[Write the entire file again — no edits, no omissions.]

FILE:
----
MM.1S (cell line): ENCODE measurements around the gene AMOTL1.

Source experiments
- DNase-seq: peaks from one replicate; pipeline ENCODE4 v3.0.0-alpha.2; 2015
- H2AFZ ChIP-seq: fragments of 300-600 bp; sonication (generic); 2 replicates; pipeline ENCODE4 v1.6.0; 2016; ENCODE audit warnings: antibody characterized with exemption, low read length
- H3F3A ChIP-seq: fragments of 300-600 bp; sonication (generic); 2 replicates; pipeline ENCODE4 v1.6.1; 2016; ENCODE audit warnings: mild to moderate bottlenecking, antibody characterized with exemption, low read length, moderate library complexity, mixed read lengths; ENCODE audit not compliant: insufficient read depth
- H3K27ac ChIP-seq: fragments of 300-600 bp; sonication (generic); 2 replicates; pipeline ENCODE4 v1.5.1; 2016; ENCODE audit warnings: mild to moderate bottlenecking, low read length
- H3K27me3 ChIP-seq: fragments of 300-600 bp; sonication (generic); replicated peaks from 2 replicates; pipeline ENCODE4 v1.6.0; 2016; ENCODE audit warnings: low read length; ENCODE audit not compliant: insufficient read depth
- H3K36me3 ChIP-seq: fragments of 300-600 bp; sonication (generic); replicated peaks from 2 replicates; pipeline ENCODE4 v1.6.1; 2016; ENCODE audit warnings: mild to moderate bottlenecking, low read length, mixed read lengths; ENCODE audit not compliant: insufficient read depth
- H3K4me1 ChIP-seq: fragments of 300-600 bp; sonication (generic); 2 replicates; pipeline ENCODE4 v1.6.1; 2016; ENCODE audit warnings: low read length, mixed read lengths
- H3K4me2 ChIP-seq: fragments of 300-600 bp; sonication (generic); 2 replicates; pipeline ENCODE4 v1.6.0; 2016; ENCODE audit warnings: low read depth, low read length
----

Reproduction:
MM.1S (cell line): ENCODE measurements around the gene AMOTL1.

Source experiments
- DNase-seq: peaks from one replicate; pipeline ENCODE4 v3.0.0-alpha.2; 2015
- H2AFZ ChIP-seq: fragments of 300-600 bp; sonication (generic); 2 replicates; pipeline ENCODE4 v1.6.0; 2016; ENCODE audit warnings: antibody characterized with exemption, low read length
- H3F3A ChIP-seq: fragments of 300-600 bp; sonication (generic); 2 replicates; pipeline ENCODE4 v1.6.1; 2016; ENCODE audit warnings: mild to moderate bottlenecking, antibody characterized with exemption, low read length, moderate library complexity, mixed read lengths; ENCODE audit not compliant: insufficient read depth
- H3K27ac ChIP-seq: fragments of 300-600 bp; sonication (generic); 2 replicates; pipeline ENCODE4 v1.5.1; 2016; ENCODE audit warnings: mild to moderate bottlenecking, low read length
- H3K27me3 ChIP-seq: fragments of 300-600 bp; sonication (generic); replicated peaks from 2 replicates; pipeline ENCODE4 v1.6.0; 2016; ENCODE audit warnings: low read length; ENCODE audit not compliant: insufficient read depth
- H3K36me3 ChIP-seq: fragments of 300-600 bp; sonication (generic); replicated peaks from 2 replicates; pipeline ENCODE4 v1.6.1; 2016; ENCODE audit warnings: mild to moderate bottlenecking, low read length, mixed read lengths; ENCODE audit not compliant: insufficient read depth
- H3K4me1 ChIP-seq: fragments of 300-600 bp; sonication (generic); 2 replicates; pipeline ENCODE4 v1.6.1; 2016; ENCODE audit warnings: low read length, mixed read lengths
- H3K4me2 ChIP-seq: fragments of 300-600 bp; sonication (generic); 2 replicates; pipeline ENCODE4 v1.6.0; 2016; ENCODE audit warnings: low read depth, low read length